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Fitoussi, C., Bourdon, B., Kleine, T., Oberli, F., Reynolds, B.C. (2009) Si isotope systematics of meteorites and terrestrial peridotites: implications for Mg/Si fractionation in the solar nebula and for Si in the Earth's core. Earth and Planetary Science Letters 287, 77-85.
Show in context

Figure 1 [...] Data taken from Douthitt (1982), De La Rocha et al. (2000), André et al. (2006), Robert and Chaussidon (2006), Georg et al. (2007a,b, 2009), Fitoussi et al. (2009), Steinhoefel, et al. (2009, 2010), Savage et al. (2010, 2011, 2012), Van den Boorn et al. (2010), Abraham et al. (2011), Armytage et al. (2011), Heck et al. (2011), Chakrabarti et al. (2012), Delvigne et al. (2012), Marin-Carbonne et al. (2012, 2014), Opfergelt et al. (2012), von Strandmann et al. (2012), Fan et al. (2013), Zambardi et al. (2013), Geilert et al. (2015), Stefurak et al. (2015), Brengman et al. (2016), Chen et al. (2016), Pollington et al. (2016).
View in article


Geilert, S., Vroon, P.Z., Keller, N.S., Gudbrandsson, S., Stefánsson, A., van Bergen, M.J. (2015) Silicon isotope fractionation during silica precipitation from hot-spring waters: evidence from the Geysir hydrothermal field, Iceland. Geochimica et Cosmochimica Acta 164, 403-427.
Show in context

However, silicon isotope data from more recent quartz deposits formed under variable temperatures and fluid compositions, are still limited (Geilert et al., 2015).
View in article
Figure 1 [...] Data taken from Douthitt (1982), De La Rocha et al. (2000), André et al. (2006), Robert and Chaussidon (2006), Georg et al. (2007a,b, 2009), Fitoussi et al. (2009), Steinhoefel, et al. (2009, 2010), Savage et al. (2010, 2011, 2012), Van den Boorn et al. (2010), Abraham et al. (2011), Armytage et al. (2011), Heck et al. (2011), Chakrabarti et al. (2012), Delvigne et al. (2012), Marin-Carbonne et al. (2012, 2014), Opfergelt et al. (2012), von Strandmann et al. (2012), Fan et al. (2013), Zambardi et al. (2013), Geilert et al. (2015), Stefurak et al. (2015), Brengman et al. (2016), Chen et al. (2016), Pollington et al. (2016).
View in article
Oxygen and silicon isotope values of both ancient and modern hydrothermal silica deposits vary significantly with δ18O ranging from -10 to +30 ‰ and δ30Si ranging from -5 to +2 ‰ (Geilert et al., 2015; Brengman et al., 2016; Pollington et al., 2016; this study).
View in article
Hydrothermal low-temperature quartz and silica polymorphs are typically formed by precipitation of dissolved silica upon cooling at or near the surface (e.g., Neuhoff et al., 1999; Geilert et al., 2015).
View in article
In most cases, the source waters are high-temperature hydrothermal fluids with elevated silica concentrations (Geilert et al., 2015).
View in article
However, recent measurements of silica precipitates and coexisting hydrothermal water suggest the opposite, i.e. that the boiled water is enriched in 30Si relative to the solid precipitate (Geilert et al., 2015).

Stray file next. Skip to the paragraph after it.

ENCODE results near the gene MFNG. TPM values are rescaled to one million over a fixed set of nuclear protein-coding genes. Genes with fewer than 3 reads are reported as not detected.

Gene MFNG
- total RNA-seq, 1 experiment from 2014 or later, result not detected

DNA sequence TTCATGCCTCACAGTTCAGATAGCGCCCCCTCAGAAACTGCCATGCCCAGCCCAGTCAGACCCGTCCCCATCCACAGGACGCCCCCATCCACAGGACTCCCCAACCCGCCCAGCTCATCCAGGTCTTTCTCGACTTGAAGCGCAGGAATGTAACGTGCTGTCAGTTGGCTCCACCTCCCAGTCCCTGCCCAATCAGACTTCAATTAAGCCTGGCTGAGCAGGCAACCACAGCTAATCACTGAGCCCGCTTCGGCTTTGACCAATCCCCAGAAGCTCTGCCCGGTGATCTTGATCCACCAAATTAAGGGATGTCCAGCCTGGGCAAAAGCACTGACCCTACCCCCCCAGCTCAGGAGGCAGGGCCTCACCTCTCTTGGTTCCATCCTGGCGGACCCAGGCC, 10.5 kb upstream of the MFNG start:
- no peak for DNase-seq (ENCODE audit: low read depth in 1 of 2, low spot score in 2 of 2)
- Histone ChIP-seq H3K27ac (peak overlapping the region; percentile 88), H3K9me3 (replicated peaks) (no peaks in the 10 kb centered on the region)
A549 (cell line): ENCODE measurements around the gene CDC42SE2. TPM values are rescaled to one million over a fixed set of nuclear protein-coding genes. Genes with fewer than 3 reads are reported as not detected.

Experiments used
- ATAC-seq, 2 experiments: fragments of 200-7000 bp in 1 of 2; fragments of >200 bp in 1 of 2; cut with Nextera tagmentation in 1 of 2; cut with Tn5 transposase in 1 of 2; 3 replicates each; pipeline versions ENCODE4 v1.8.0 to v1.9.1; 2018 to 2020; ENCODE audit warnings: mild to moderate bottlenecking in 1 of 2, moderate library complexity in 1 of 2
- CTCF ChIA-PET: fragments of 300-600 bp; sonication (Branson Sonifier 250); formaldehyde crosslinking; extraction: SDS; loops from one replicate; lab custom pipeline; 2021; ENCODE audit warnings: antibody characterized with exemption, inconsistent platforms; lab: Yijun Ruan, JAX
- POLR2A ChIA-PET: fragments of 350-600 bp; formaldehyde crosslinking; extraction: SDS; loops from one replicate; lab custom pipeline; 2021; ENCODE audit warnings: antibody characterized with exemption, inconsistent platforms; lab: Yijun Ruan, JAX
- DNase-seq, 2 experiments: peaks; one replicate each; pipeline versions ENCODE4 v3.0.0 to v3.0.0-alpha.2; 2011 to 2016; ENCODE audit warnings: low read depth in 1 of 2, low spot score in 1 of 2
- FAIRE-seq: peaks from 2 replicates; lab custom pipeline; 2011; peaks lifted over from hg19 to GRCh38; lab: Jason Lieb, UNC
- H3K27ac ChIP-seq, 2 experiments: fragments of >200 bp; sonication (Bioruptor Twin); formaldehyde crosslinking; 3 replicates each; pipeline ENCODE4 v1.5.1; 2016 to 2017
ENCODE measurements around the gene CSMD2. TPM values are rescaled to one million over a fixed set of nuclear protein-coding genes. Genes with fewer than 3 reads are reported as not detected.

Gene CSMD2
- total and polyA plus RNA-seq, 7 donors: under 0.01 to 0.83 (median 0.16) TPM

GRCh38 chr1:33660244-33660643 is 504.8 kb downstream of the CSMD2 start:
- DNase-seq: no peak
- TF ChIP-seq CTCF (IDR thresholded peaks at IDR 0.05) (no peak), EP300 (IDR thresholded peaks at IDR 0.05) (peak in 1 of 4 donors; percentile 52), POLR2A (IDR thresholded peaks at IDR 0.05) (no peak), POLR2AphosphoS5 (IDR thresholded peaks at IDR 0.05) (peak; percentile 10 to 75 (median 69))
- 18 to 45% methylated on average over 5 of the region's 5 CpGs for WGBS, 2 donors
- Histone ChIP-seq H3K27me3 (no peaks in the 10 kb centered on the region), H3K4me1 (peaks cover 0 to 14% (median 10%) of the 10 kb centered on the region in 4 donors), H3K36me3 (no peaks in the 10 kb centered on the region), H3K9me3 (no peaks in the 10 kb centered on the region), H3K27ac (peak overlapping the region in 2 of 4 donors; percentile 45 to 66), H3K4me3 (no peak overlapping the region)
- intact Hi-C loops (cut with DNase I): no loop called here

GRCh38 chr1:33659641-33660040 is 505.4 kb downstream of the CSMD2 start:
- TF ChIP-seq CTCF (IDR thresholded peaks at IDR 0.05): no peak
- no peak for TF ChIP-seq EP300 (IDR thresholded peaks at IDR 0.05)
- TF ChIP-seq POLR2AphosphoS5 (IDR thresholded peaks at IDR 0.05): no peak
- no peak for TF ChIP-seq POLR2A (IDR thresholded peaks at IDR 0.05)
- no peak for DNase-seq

View in article
In line with previous findings (Geilert et al., 2015; Roerdink et al., 2015; Brengman et al., 2016), this suggests that fractionation between silica deposits and fluids under low-temperature (<150 °C) hydrothermal conditions is likely controlled by kinetics and may strongly depend on precipitation rates.
View in article


Georg, R.B., Reynolds, B.C., West, A.J., Burton, K.W., Halliday, A.N. (2007a) Silicon isotope variations accompanying basalt weathering in Iceland. Earth and Planetary Science Letters 261, 476-490.
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Figure 1 [...] Data taken from Douthitt (1982), De La Rocha et al. (2000), André et al. (2006), Robert and Chaussidon (2006), Georg et al. (2007a,b, 2009), Fitoussi et al. (2009), Steinhoefel, et al. (2009, 2010), Savage et al. (2010, 2011, 2012), Van den Boorn et al. (2010), Abraham et al. (2011), Armytage et al. (2011), Heck et al. (2011), Chakrabarti et al. (2012), Delvigne et al. (2012), Marin-Carbonne et al. (2012, 2014), Opfergelt et al. (2012), von Strandmann et al. (2012), Fan et al. (2013), Zambardi et al. (2013), Geilert et al. (2015), Stefurak et al. (2015), Brengman et al. (2016), Chen et al. (2016), Pollington et al. (2016).
View in article
The model predicts that the observed decrease in δ30Si values (+0.66 to -1.01 ‰) compared to the isotopic values characteristic for basaltic rocks and meteoric water (+0.68 ‰, Georg et al., 2007a) and/or seawater (+1.16 ‰; De La Rocha et al., 2000) results from isotope fractionation upon progressive fluid-rock interaction, boiling and cooling.
View in article


Georg, R.B., Halliday, A.N., Schauble, E.A., Reynolds, B.C. (2007b) Silicon in the Earth’s core. Nature 447, 1102-1106.
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Figure 1 [...] Data taken from Douthitt (1982), De La Rocha et al. (2000), André et al. (2006), Robert and Chaussidon (2006), Georg et al. (2007a,b, 2009), Fitoussi et al. (2009), Steinhoefel, et al. (2009, 2010), Savage et al. (2010, 2011, 2012), Van den Boorn et al. (2010), Abraham et al. (2011), Armytage et al. (2011), Heck et al. (2011), Chakrabarti et al. (2012), Delvigne et al. (2012), Marin-Carbonne et al. (2012, 2014), Opfergelt et al. (2012), von Strandmann et al. (2012), Fan et al. (2013), Zambardi et al. (2013), Geilert et al. (2015), Stefurak et al. (2015), Brengman et al. (2016), Chen et al. (2016), Pollington et al. (2016).
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Georg, R.B., Zhu, C., Reynolds, B.C., Halliday, A.N. (2009) Stable silicon isotopes of groundwater, feldspars, and clay coatings in the Navajo Sandstone aquifer, Black Mesa, Arizona, USA. Geochimica et Cosmochimica Acta 73, 2229-2241.